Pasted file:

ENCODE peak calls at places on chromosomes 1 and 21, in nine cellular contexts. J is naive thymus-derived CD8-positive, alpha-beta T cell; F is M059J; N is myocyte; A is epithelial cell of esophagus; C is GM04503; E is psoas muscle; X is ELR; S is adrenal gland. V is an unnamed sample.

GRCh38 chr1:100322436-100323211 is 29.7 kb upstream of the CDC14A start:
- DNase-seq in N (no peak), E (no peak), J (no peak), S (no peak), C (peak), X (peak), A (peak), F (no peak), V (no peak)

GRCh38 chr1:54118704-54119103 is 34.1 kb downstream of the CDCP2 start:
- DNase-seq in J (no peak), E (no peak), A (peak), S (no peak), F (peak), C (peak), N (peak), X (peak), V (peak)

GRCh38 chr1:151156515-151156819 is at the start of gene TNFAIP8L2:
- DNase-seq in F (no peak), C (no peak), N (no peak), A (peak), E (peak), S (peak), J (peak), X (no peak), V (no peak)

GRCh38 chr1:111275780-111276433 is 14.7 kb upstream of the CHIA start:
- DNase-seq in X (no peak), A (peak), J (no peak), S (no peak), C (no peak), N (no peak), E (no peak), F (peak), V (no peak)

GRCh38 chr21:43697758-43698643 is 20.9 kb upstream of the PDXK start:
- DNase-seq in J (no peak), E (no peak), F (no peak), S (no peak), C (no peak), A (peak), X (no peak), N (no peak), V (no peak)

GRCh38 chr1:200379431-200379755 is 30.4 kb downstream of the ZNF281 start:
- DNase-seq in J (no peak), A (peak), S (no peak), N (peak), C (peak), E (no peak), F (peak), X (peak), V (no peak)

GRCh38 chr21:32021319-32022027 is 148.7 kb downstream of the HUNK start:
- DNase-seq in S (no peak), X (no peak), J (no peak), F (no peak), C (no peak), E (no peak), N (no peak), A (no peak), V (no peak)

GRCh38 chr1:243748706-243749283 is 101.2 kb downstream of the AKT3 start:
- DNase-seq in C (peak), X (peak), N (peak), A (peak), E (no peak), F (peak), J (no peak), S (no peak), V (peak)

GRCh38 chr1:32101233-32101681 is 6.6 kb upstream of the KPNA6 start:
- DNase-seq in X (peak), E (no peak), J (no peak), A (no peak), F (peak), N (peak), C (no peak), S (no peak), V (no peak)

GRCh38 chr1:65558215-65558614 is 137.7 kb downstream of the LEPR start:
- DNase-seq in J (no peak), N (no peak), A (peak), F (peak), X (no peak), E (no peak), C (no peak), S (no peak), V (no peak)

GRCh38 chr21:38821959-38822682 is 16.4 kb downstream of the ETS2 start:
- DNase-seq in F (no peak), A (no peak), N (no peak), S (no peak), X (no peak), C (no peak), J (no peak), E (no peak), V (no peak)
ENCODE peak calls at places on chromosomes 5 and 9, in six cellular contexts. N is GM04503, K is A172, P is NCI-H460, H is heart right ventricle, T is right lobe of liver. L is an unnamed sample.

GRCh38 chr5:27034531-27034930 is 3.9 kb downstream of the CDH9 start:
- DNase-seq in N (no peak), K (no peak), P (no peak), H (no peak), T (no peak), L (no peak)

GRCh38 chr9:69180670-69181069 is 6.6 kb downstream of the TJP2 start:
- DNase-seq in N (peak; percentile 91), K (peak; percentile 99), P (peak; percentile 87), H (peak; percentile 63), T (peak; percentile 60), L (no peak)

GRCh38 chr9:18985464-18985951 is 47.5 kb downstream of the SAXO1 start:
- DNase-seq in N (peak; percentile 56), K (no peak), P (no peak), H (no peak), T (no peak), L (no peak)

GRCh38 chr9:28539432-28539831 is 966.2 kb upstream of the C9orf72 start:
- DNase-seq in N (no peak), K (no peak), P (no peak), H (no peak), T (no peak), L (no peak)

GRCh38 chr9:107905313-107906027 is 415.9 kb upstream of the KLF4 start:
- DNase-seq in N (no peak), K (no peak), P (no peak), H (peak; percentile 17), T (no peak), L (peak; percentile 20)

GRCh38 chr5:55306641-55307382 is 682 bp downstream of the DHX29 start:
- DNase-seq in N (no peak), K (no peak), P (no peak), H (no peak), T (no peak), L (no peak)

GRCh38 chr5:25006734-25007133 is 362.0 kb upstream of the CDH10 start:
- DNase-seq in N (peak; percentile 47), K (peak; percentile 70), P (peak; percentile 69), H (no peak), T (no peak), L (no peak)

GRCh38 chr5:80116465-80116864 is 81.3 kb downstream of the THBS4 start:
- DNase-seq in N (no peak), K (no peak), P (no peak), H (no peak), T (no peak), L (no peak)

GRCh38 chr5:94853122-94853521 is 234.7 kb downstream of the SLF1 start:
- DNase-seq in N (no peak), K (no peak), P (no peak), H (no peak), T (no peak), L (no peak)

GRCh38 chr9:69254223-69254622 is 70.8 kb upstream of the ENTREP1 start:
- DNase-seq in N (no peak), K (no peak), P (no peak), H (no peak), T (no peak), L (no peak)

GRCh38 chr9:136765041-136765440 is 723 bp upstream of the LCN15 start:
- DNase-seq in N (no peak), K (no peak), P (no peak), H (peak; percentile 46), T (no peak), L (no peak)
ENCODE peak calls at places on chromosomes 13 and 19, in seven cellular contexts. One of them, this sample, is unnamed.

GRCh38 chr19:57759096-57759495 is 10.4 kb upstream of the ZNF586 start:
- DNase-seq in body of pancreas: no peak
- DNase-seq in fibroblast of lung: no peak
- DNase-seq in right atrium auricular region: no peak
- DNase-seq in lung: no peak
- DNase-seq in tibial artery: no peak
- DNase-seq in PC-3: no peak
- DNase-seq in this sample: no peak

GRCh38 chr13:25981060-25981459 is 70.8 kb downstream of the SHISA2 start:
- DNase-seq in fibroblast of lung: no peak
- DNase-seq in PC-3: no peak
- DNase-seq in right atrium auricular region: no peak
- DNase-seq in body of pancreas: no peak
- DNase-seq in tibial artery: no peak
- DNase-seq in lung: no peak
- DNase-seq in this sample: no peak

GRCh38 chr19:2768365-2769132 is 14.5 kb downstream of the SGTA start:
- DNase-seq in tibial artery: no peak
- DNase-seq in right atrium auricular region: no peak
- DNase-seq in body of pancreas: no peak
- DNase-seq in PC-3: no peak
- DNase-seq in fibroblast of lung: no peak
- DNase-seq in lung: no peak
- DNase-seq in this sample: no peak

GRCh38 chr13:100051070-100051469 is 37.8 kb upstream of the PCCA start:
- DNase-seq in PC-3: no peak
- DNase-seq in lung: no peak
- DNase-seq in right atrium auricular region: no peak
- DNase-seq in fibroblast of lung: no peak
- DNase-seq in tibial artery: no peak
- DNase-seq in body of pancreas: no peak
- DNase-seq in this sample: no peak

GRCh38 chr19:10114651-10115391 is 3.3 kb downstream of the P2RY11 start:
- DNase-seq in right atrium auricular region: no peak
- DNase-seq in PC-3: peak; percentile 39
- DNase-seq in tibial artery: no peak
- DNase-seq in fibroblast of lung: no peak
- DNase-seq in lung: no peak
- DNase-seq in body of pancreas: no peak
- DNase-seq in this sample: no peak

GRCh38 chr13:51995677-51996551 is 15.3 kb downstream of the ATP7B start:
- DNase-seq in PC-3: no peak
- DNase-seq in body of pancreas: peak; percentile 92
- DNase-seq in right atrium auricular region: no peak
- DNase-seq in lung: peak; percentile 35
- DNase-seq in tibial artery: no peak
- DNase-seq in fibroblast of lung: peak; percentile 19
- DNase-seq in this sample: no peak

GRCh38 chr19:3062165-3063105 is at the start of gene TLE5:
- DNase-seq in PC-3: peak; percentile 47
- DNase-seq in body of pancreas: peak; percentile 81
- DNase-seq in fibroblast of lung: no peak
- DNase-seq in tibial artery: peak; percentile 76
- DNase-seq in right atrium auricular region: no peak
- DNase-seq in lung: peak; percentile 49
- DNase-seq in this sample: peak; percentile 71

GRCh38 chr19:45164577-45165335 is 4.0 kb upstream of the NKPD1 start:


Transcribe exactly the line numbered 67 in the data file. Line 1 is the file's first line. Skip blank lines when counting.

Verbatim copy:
- DNase-seq in body of pancreas: no peak